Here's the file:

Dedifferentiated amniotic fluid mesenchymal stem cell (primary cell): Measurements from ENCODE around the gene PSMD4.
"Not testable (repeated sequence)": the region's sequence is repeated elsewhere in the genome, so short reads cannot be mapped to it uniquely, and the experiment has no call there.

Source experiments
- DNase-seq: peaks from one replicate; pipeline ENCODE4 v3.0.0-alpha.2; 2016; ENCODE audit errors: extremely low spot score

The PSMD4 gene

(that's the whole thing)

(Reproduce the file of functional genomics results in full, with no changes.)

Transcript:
Dedifferentiated amniotic fluid mesenchymal stem cell (primary cell): Measurements from ENCODE around the gene PSMD4.
"Not testable (repeated sequence)": the region's sequence is repeated elsewhere in the genome, so short reads cannot be mapped to it uniquely, and the experiment has no call there.

Source experiments
- DNase-seq: peaks from one replicate; pipeline ENCODE4 v3.0.0-alpha.2; 2016; ENCODE audit errors: extremely low spot score

The PSMD4 gene